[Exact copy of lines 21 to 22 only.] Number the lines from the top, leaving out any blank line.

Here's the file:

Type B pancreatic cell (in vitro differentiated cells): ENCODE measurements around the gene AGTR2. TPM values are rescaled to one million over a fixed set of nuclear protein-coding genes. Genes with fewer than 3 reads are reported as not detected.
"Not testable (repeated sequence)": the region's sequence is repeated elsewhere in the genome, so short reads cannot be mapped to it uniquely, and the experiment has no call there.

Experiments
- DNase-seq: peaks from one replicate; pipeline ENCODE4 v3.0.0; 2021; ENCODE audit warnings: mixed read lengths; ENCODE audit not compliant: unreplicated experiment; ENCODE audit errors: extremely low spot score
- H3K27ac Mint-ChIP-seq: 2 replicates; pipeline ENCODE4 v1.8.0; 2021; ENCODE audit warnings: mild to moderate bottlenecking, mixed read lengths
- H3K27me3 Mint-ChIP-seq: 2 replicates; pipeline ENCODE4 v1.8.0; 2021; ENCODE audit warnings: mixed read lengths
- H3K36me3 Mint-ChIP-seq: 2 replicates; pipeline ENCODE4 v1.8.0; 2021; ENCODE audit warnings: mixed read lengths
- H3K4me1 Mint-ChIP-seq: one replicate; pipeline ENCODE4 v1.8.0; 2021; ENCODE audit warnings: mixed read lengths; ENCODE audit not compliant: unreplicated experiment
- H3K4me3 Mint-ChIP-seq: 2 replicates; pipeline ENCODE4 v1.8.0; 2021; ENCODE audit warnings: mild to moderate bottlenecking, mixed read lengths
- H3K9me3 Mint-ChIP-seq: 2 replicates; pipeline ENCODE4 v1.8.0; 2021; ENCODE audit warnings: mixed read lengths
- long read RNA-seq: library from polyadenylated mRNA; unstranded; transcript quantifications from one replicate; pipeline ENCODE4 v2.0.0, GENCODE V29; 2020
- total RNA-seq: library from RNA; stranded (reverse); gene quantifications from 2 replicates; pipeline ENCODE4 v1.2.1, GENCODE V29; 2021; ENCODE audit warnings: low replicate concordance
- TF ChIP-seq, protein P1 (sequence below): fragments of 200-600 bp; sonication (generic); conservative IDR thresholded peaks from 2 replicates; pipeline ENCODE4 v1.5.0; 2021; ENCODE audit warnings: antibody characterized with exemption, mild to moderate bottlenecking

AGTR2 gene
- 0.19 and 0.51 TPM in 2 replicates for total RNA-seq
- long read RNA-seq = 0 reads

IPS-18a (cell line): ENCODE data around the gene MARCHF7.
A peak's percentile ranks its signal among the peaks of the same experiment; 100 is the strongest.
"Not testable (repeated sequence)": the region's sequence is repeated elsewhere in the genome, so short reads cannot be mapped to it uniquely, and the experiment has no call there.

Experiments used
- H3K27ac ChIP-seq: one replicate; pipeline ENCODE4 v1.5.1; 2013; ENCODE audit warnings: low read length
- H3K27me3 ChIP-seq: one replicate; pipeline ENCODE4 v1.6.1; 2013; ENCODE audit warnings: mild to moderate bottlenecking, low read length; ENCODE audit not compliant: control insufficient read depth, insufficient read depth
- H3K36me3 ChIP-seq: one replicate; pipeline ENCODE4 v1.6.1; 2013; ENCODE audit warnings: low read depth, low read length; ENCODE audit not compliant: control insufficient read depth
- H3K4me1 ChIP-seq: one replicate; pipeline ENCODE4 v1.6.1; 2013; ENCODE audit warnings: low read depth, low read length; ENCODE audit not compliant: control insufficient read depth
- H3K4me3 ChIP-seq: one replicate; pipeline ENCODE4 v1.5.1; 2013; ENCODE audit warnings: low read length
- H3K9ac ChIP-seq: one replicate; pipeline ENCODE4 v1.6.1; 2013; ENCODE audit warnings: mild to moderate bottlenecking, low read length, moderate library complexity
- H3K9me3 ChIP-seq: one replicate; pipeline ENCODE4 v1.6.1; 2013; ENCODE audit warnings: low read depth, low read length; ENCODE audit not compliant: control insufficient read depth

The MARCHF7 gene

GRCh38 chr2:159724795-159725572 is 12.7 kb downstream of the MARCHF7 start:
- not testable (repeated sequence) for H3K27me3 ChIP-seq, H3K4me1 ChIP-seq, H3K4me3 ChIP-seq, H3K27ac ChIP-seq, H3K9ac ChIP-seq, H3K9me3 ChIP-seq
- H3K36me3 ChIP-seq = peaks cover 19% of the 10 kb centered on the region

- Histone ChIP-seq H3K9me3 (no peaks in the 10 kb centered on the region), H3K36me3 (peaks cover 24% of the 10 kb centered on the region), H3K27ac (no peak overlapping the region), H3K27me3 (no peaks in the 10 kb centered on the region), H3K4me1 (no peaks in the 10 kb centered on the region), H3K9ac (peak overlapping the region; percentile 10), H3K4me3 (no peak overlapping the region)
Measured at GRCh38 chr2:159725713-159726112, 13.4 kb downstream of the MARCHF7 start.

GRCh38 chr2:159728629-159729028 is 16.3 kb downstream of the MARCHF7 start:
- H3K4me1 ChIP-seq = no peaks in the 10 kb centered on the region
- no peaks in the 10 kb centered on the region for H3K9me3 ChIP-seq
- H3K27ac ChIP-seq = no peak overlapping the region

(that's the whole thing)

- H3K27ac ChIP-seq: one replicate; pipeline ENCODE4 v1.5.1; 2013; ENCODE audit warnings: low read length
- H3K27me3 ChIP-seq: one replicate; pipeline ENCODE4 v1.6.1; 2013; ENCODE audit warnings: mild to moderate bottlenecking, low read length; ENCODE audit not compliant: control insufficient read depth, insufficient read depth